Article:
Understanding Heat Shock Protein 90 Biology And Exploring Its Potential As A Target Against Neglected Protozoan Diseases
Cells invest a lot of energy in order to get their proteins to fold correctly and attain functionality. It is the functional proteome of a cell that defines the ‘life of a cell’. Cells have therefore employed dedicated machinery called chaperones to enable protein folding. One class of these chaperones is heat shock proteins named so because they were initially discovered to be heat inducible and particularly important during heat stress. However the role of heat shock proteins has now been extended from merely being important for stress tolerance. Heat shock proteins are prominently involved in maintaining the correct folding and conformation of proteins and are vital in regulating the stability between protein synthesis and degradation. One of the heat shock proteins, Hsp90, is an evolutionarily conserved molecular chaperone essential in all known eukaryotes examined so far. Unlike other chaperones, Hsp90 is unique in binding to substrate proteins, which are at a late stage of folding, poised for activation by either ligand binding or interaction with other cellular factors. The most common clients of Hsp90 are signaling proteins, the classic example being steroid hormone receptors and signaling kinases. Several other proteins including transcription factors, proteins involved in cell division and development have also been shown to rely on Hsp90 functioning for their maturation. Hsp90 has emerged as an important molecular chaperone due to the large number of proteins that depend on the activity of Hsp90 for their functionality. Hsp90 plays a central role in multiple cellular processes. Since knock-out of hsp90 is lethal to most eukaryotes, inhibitors of Hsp90 have been widely used to study its function. The most widely used inhibitor is geldanamycin (GA). GA binds to the N-terminal/ATP binding site of Hsp90 which results in the degradation of client proteins. Hsp90 clients have been shown to be proteins important for diverse cellular processes such as protein trafficking, signal transduction, cell-cycle, cellular motility and development in eukaryotes. Exploring new Hsp90 clients gives an insight into more pathways that Hsp90 regulates. Intriguingly, many proteins interact with Hsp90 in a context dependent manner, i.e., under certain environmental cue, or in a particular tissue, or only under certain diseased states. It is therefore essential to study Hsp90 functioning and examine Hsp90-client interactions in more than one model organism. Dictyostelium discoideum: a model organism to study the role of Hsp90 in development The eukaryote, Saccharomyces cerevisiae that has been explored extensively for studying the diverse clientele of Hsp90, lacks various signaling pathways important for growth and differentiation as prevalent in higher eukaryotes. It is desirable to develop a model system that would combine the advantages of a lower eukaryote, in terms of its ease of manipulation and retain the complexities of higher eukaryotes. With this motivation, the social slime mold D. discoideum was explored to examine potential roles of cytoplasmic Hsp90 in growth and development. D. discoideum is ideal for studying signaling pathways important for growth and differentiation and to understand how these pathways control cellular responses to external stimuli. Multicellular development in D. discoideum occurs in response to starvation induced stress. As in case of many other protozoans, we conjectured that Hsp90 may participate in regulating developmental transition from unicellular to multicellular stages in Dictyostelium as well. My initial study attempts, to address the role of Hsp90 (HspD), in development of D. discoideum. Towards this two approaches were taken: through genetic interference of HspD, and the other, through its pharmacological inhibition. An antisense HspD plasmid was designed which upon transfection in D. discoideum, showed a very slow growth phenotype, and the cells did not survive beyond few generations. Therefore to further study the functions of HspD, I resorted to pharmacological inhibition by using the specific, well characterized inhibitor, GA. As a first step towards this I examined whether GA was capable of binding to HspD from D. discoideum cell lysate. Towards this, GA was immobilized to NHS-sepharose beads, and bound proteins were examined. Western blot of the bound fraction, using antibody specific to HspD, identified it as a predominant protein being pulled down. This was further confirmed by mass spectrometry. To be able to compare Hsp90 from D. discoideum with Hsp90s from other model organisms, HspD was cloned, purified and biochemically characterized. Comparison of ATPase activities of HspD with Hsp90’s from other systems indicates HspD to possess a relatively low ATPase activity with a Kcat of 1.6 x 10-3 min-1. The dissociation constant of GA for HspD was found to be 0.8 µM, which was in the range similar to Hsp90s from other systems. In addition, we have now obtained structural data on HspD in collaboration with crystallography groups. The N-terminal domain of HspD has been crystallized, both in -free and ligand-bound forms. Crystal structure comparison of HspD with Hsp90 from S. cerevisiae shows overall fold similarity yet some important differences in side chain orientations of specific residues in the ATP binding domain. Interestingly, on treating D. discoideum cells with GA or another Hsp90 N-terminal inhibitor, Radicicol, it was found that, while control cells progressed to develop into fruiting bodies, GA/Radicicol treated cells resulted in delayed development, and were finally arrested at the ‘mound’ stage. This suggested potential involvement of HspD in developmental progression beyond the mound stage. In order to identify the pathways that are probably affected by HspD in D. discoideum development, cells were treated with/without GA and subjected to comparative proteomics using mass spectrometric analysis. Amongst other differences, there was an obvious absence of peptides corresponding to the protein paxillin in GA treated cells. The results were verified by Western blot analysis, using a specific antibody against paxillin, wherein a drastic decrease in paxillin levels were observed in cells treated with GA. Paxillin is a key player in focal adhesion sites that functions as an adaptor protein to recruit diverse cytoskeletal and signaling proteins into a complex, and is essential for cellular proliferation and cell-substrate adhesion. My studies suggest that one of the pathways through which HspD regulates development is through cellular motility as Hsp90 was involved in regulating proteins necessary for motility and cytoskeletal organization at focal adhesion points during development in D. discoideum. Hsp90 as a target for Trypanosoma evansi infections In addition to examining the role of Hsp90 in differentiation in D. discoideum, I have also looked at the potential of Hsp90 under diseased conditions. Towards this, I explored the protozoan parasite, T. evansi, which causes a fatal disease ‘surra’. Surra is a neglected disease that mainly affects domestic and wild animals including equines, camels, cattle and buffaloes. The parasite causes significant economic losses to livestock industry. While this infection is mainly restricted to domestic (camels, equines, cattle, buffaloes, goats, sheep, pigs, dogs etc.) and wild animals, recent reports indicate their ability to infect humans. There are no reliable sensitive and specific diagnostic tests or vaccines available against this disease and the available drugs show significant toxicity. There is an urgent need to develop improved methods of diagnosis and control measures for this disease. Unlike its related human parasites T. brucei and T. cruzi whose genomes have been fully sequenced T. evansi genome sequence remains unavailable. With a view to identifying potential diagnostic markers and drug targets I have studied the clinical proteome of T. evansi infection using mass spectrometry. I have been able to identify almost 166 proteins of T. evansi, which also included potential drug and vaccine targets. Due to absence of any genome sequence information from T. evansi, most of the peptides obtained matched to its related species, T. brucei, T. cruzi and also few from Leishmania major. Importantly, I was also able to identify peptides from Hsp90. Hsp90 from T. evansi was cloned and its sequence was also obtained. To investigate the possibility of exploring Hsp90 as a target against Surra infections, TeHsp90 protein was purified by expressing it in bacterial cells, and its drug (GA) binding ability was examined in-vitro. The dissociation constant of GA for HspD was found to be 1.4 µM, which was in the range similar to Hsp90s from other systems. The ability of 17AAG (a derivative of GA) was examined in inhibiting T. evansi infection at pre-clinical level. Towards this, swiss female mice were infected with purified parasites and then the drug was injected either immediately, in one group of mice, and in another group of mice the parasites were challenged with the drug only after the onset of infection. Interestingly, both groups of mice were found to get cured using Hsp90 inhibitor. The pre-clinical results suggested that Hsp90 was an interesting drug target and its inhibitor could indeed be used against ‘surra’ infections. Hsp90 from Giardia lamblia: An unusual case Hsp90 was also examined from another pathogenic protozoan, Giardia lamblia, one of the leading causes of diarrhea in the world. Previous studies from our lab have shown Gardial Hsp90 to be coded by two different ORFs, spliced together in trans. This is indeed the only example of trans-splicing in Hsp90 known so far. My study further characterizes this finding through analysis of transcription levels of the individual ORFs, using Northern blot analysis. Importantly, I was able to detect transcripts of all three forms of Hsp90; full-length, N terminus as well as C terminus, suggesting that these are expressed and may have biological significance. To understand the significance of these independent transcripts, I have examined relative levels of expression of all three forms by Real-time PCR analysis wherein there was almost 90 fold and 5 fold lesser transcript level of N terminus and C terminus Hsp90 observed, respectively as compared to the full-length GlHsp90 expression. Previous reports have shown Hsp90 from all known organisms, to get up regulated during heat shock. Thus it was important to examine the effect of heat stress on the expression of these independent transcripts. Interestingly, different domains were found to get independently induced during heat stress. The transcript level of HspC was seen to be almost similar to that of full-length upon heat shock. There was also a significant up regulation observed in HspN transcript upon heat shock. Taking together all these observations, these results suggest a possible role for the independent domains, HspN and HspC during heat stress in G. lamblia. Furthermore, I have cloned and purified one of the individually expressed domains, HspN and characterized it biochemically. HspN was found to be able to bind to ATP, however lacked ATPase activity. Taking together all these observations, it suggests a possible role for the independent domains, HspN and HspC which needs to be investigated further. Summary Altogether, my studies establish the importance of alternate model systems in understanding the biology of Hsp90. The importance of Hsp90 was first established in growth and development of a nonpathogenic protozoan D. discoideum. My results provide significant insights into the additional pathways that Hsp90 regulates during D. discoideum development. One such important pathway was delineated to be cellular locomotion and motility. Further, I have also studied the importance of Hsp90 in neglected infectious diseases. In addition to providing a glimpse into the pathways operational during disease manifestation in T. evansi, we have shown Hsp90 to be effective in pre-clinical trials against T. evansi infections. Hsp90 from another pathogenic protozoan, G. lamblia, has also been studied. This is by far the only organism, in which there is an independent expression of the N-and C-terminal domain of Hsp90. The rare gene organization, coupled with independent expression of domains of Hsp90, makes this organism important to examine novel functions of this chaperone.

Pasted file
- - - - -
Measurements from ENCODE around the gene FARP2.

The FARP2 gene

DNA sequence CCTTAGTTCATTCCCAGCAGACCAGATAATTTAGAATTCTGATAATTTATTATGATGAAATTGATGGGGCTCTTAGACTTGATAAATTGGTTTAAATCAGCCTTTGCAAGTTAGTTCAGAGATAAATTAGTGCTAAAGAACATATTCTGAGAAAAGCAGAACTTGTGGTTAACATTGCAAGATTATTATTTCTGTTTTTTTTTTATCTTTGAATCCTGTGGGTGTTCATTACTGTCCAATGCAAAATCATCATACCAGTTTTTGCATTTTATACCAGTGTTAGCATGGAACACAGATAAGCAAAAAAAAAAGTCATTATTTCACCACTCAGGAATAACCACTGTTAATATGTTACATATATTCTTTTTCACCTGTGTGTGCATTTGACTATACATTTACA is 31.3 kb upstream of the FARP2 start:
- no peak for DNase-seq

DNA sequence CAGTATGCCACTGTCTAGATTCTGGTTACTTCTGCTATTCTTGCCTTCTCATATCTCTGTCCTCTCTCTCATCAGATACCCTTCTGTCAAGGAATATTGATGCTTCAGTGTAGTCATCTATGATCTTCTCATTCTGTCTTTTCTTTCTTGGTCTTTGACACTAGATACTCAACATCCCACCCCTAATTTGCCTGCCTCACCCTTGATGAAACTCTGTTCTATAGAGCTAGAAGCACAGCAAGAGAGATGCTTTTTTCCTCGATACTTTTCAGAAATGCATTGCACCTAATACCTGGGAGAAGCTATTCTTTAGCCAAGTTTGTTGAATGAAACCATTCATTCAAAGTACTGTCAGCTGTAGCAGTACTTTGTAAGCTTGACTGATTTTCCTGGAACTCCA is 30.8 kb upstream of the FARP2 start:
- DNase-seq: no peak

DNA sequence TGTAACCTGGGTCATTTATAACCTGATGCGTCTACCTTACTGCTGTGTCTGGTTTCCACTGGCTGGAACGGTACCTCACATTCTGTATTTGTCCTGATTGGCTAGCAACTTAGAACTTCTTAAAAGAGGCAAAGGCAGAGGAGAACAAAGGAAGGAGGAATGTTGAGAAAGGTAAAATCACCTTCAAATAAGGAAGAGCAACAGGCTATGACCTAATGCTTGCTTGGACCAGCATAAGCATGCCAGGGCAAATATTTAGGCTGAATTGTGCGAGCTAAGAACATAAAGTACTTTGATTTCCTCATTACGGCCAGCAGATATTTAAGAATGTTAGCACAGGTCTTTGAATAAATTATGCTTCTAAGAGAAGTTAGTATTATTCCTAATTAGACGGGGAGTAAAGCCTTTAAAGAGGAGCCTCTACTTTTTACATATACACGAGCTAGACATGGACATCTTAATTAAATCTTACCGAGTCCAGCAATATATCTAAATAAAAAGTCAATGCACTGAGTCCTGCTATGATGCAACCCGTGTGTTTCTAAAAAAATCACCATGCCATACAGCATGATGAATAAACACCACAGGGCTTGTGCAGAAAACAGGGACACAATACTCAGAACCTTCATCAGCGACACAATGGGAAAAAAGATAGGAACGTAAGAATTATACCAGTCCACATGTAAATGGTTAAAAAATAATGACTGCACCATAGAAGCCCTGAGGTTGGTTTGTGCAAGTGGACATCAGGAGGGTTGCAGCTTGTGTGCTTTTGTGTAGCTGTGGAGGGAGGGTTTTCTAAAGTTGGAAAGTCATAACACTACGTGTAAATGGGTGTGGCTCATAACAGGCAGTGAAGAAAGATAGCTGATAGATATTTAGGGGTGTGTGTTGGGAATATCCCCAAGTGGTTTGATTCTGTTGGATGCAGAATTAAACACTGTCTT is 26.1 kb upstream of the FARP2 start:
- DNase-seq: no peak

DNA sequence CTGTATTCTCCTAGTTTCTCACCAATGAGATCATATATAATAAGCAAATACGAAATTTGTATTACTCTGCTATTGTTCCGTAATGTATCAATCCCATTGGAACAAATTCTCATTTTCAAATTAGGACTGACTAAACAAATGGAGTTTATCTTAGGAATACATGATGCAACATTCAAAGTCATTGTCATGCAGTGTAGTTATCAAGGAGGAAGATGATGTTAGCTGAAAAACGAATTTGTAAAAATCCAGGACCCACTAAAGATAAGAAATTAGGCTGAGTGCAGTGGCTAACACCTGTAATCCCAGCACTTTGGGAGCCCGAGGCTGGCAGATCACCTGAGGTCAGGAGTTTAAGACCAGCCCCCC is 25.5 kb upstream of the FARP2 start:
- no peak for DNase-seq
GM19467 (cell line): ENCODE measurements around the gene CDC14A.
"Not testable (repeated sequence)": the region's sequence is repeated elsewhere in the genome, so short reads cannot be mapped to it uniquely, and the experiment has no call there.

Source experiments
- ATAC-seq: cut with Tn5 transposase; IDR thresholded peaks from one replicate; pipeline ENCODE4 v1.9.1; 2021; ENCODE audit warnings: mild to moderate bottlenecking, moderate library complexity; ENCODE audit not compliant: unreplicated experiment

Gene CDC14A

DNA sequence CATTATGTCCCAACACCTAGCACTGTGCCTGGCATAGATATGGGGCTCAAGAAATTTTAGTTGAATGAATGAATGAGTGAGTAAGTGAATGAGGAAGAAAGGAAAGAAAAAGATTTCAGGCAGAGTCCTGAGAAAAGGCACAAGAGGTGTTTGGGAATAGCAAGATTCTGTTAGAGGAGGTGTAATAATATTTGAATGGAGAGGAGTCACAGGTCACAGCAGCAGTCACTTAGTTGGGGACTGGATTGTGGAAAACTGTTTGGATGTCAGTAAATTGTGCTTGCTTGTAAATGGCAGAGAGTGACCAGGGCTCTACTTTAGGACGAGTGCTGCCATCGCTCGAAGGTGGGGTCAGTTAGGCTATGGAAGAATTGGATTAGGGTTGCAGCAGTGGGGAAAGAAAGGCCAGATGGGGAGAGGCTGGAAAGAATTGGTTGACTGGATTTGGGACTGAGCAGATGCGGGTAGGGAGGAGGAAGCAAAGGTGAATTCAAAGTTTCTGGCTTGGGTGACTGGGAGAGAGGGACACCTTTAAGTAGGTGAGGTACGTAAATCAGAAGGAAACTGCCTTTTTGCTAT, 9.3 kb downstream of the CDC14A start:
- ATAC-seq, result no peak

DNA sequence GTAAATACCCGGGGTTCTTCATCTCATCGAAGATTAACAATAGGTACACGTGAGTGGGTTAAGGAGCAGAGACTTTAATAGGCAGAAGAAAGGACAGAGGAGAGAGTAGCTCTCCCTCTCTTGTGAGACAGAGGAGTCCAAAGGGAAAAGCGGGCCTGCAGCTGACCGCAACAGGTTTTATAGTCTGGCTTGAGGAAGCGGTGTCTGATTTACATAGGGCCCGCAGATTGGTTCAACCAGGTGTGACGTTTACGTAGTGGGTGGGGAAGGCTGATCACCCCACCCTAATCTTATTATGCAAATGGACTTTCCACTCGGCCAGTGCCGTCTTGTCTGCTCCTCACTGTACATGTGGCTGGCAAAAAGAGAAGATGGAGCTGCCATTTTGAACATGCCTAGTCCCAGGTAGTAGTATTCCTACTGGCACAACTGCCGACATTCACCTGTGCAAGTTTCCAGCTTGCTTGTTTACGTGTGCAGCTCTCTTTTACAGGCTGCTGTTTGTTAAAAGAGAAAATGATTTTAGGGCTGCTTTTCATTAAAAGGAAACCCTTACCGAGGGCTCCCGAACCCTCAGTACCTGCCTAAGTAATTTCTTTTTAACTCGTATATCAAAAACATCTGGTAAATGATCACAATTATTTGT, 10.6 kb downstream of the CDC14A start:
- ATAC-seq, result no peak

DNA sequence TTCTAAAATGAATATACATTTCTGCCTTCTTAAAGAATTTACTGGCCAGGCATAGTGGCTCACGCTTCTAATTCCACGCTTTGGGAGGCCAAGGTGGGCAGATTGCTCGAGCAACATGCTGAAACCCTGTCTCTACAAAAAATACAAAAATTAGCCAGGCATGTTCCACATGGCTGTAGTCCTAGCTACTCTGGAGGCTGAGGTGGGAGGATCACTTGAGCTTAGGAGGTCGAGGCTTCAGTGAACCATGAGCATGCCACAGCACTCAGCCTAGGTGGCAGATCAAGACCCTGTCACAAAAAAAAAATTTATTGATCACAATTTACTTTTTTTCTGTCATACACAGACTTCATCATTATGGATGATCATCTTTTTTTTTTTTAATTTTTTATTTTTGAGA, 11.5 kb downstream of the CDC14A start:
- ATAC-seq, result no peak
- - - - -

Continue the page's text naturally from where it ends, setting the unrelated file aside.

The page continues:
- Biochemistry (BC)